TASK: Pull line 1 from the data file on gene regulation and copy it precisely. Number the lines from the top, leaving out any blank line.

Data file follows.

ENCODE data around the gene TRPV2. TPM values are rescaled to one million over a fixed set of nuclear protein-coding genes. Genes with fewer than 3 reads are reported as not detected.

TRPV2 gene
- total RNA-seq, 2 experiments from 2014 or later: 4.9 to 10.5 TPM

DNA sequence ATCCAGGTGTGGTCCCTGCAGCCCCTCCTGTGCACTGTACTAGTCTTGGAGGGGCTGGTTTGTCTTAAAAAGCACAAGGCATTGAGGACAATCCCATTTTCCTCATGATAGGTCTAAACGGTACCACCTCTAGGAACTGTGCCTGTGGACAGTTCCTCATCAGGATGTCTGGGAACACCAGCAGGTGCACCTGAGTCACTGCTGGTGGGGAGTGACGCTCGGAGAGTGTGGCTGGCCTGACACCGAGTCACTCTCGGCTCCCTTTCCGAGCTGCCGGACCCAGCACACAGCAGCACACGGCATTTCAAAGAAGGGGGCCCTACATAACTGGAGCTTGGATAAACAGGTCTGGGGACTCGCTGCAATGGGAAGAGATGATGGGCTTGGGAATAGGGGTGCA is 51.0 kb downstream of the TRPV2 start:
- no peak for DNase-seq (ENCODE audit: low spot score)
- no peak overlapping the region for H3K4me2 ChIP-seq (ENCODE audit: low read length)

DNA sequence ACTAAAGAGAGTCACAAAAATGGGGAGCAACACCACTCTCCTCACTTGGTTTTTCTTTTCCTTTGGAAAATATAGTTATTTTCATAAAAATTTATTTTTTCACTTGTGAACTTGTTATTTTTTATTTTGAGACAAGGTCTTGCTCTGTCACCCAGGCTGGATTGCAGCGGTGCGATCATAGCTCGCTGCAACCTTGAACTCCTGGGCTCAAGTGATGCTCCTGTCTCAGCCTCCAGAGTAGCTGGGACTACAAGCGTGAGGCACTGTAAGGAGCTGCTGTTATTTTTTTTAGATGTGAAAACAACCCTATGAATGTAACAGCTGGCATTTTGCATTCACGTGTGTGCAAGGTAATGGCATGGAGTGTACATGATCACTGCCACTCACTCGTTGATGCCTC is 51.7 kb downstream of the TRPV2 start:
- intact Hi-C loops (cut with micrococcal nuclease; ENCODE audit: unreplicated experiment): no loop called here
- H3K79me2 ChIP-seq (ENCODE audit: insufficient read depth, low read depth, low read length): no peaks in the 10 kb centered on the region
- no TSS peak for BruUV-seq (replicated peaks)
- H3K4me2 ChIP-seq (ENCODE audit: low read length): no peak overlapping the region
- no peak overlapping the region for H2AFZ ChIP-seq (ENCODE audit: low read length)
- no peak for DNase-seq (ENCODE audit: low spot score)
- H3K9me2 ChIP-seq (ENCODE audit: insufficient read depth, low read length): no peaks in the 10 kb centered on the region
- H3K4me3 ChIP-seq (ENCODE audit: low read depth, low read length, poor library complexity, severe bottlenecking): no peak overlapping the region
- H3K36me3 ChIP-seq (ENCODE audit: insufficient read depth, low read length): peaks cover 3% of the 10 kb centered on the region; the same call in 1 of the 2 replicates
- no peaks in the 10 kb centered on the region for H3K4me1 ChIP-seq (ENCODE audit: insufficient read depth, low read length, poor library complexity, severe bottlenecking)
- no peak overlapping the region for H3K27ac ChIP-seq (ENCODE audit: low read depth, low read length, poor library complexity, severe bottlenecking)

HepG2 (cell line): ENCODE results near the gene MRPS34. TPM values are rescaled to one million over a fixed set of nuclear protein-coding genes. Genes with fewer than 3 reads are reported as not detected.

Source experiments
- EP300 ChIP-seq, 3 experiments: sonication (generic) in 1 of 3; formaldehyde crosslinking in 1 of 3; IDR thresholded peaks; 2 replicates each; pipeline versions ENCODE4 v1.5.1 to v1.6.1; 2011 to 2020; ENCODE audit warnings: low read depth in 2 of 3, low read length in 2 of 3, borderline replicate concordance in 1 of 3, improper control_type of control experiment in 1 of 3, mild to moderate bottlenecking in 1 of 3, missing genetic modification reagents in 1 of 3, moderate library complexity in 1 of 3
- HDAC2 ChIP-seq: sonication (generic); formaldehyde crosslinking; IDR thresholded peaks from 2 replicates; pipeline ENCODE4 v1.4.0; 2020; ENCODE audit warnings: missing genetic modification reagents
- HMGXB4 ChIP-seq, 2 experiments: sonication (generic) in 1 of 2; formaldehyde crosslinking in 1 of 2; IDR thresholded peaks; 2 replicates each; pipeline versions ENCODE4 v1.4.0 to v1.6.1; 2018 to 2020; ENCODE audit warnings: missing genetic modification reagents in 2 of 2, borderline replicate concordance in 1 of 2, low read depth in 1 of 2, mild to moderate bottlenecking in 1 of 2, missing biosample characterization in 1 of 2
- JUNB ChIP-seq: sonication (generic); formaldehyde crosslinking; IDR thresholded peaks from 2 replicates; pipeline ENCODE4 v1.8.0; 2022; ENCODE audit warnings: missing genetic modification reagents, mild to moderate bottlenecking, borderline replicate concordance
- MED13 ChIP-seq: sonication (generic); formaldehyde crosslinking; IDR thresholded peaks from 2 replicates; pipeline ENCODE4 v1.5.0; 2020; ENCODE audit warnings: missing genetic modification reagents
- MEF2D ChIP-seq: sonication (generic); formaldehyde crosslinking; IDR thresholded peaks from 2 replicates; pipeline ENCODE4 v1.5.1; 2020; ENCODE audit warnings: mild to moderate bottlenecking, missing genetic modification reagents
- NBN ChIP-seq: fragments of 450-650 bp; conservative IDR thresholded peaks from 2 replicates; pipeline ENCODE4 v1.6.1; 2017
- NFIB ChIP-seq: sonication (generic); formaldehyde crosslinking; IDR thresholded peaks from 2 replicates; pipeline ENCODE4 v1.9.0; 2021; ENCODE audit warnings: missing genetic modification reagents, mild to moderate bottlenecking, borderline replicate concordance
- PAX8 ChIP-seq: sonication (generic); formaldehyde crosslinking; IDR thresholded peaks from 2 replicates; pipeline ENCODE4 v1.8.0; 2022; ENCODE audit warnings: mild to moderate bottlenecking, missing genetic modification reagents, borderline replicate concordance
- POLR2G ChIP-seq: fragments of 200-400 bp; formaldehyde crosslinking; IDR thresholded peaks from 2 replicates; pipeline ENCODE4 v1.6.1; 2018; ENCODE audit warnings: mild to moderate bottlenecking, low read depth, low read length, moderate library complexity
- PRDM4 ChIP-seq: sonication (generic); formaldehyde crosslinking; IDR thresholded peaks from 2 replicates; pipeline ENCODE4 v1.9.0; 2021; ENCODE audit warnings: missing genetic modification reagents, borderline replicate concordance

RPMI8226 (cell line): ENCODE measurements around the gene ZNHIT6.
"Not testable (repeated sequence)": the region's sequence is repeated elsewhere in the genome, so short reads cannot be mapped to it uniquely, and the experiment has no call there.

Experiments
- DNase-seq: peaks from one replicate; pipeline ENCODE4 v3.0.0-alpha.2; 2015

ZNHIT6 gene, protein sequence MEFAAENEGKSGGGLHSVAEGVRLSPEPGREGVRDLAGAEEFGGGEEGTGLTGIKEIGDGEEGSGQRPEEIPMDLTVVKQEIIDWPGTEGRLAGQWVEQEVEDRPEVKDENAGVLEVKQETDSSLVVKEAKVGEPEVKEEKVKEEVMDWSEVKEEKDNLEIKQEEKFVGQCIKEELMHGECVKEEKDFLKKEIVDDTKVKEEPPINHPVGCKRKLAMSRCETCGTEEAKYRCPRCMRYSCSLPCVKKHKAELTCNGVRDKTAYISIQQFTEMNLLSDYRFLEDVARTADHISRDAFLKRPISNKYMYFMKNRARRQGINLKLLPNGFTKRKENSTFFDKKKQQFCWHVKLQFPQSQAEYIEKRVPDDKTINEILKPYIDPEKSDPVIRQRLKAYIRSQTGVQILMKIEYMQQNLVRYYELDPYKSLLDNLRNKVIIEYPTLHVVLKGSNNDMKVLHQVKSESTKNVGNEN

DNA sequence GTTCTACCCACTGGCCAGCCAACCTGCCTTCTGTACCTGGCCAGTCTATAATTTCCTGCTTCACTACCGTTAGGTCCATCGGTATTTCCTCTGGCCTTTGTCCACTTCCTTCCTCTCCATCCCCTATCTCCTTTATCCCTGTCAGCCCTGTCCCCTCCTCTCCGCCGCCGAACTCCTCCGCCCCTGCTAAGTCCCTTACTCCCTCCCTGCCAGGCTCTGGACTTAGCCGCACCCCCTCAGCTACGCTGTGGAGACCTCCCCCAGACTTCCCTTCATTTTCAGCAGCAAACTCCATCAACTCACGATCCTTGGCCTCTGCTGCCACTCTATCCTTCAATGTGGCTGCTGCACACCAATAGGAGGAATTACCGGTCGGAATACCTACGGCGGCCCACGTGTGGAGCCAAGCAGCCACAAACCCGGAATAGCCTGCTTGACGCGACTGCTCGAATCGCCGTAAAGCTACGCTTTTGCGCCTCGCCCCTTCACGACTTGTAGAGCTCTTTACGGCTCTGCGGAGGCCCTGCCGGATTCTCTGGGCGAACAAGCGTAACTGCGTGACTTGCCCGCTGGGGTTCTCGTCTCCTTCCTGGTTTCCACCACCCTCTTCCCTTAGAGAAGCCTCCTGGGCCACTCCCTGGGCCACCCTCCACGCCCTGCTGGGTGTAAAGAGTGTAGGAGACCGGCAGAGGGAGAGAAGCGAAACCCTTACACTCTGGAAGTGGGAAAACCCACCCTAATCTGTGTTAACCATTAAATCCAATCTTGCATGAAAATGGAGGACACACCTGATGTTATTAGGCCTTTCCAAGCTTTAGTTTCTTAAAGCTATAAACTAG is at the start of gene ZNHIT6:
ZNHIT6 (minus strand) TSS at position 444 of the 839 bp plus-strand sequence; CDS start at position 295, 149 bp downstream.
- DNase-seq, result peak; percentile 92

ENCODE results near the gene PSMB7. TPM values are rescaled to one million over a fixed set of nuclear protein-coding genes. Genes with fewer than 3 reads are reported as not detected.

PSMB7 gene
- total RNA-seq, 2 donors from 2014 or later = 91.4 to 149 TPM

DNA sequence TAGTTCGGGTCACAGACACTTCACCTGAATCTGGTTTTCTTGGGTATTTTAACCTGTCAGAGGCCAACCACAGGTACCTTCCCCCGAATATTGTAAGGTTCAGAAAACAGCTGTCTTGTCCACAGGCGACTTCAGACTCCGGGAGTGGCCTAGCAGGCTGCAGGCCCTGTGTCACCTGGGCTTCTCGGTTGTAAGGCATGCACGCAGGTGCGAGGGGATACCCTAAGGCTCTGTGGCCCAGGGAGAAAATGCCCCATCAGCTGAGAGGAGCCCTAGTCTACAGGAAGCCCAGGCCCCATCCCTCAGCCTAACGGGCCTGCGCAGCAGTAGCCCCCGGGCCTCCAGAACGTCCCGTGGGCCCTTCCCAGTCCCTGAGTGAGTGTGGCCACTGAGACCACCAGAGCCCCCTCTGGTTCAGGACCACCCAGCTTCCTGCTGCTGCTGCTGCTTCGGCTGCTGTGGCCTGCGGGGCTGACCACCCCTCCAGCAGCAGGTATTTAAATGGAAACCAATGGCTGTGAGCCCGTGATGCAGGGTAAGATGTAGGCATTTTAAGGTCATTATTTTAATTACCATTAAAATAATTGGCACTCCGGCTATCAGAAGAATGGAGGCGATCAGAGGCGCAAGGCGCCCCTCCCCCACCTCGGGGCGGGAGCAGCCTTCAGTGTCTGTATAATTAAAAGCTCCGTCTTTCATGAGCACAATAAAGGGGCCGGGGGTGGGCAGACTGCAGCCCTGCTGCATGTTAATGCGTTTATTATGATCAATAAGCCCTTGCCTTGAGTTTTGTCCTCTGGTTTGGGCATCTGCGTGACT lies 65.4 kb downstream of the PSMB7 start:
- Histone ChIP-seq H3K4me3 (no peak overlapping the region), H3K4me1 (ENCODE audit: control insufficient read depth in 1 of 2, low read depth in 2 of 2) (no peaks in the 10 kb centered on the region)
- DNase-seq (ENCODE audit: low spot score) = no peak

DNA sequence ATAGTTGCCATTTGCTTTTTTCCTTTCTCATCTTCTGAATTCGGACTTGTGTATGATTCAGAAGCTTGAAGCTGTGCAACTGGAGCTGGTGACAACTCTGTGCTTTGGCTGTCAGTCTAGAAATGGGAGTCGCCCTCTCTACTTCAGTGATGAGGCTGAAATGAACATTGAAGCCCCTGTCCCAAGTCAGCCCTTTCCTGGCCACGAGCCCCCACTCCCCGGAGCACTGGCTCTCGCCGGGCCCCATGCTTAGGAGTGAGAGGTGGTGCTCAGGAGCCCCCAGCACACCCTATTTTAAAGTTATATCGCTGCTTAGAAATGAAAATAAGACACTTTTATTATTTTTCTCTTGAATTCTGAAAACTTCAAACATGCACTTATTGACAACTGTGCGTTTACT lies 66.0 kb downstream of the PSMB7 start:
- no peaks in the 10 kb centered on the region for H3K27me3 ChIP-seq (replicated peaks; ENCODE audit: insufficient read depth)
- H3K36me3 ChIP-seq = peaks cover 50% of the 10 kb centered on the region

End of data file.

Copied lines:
ENCODE data around the gene TRPV2. TPM values are rescaled to one million over a fixed set of nuclear protein-coding genes. Genes with fewer than 3 reads are reported as not detected.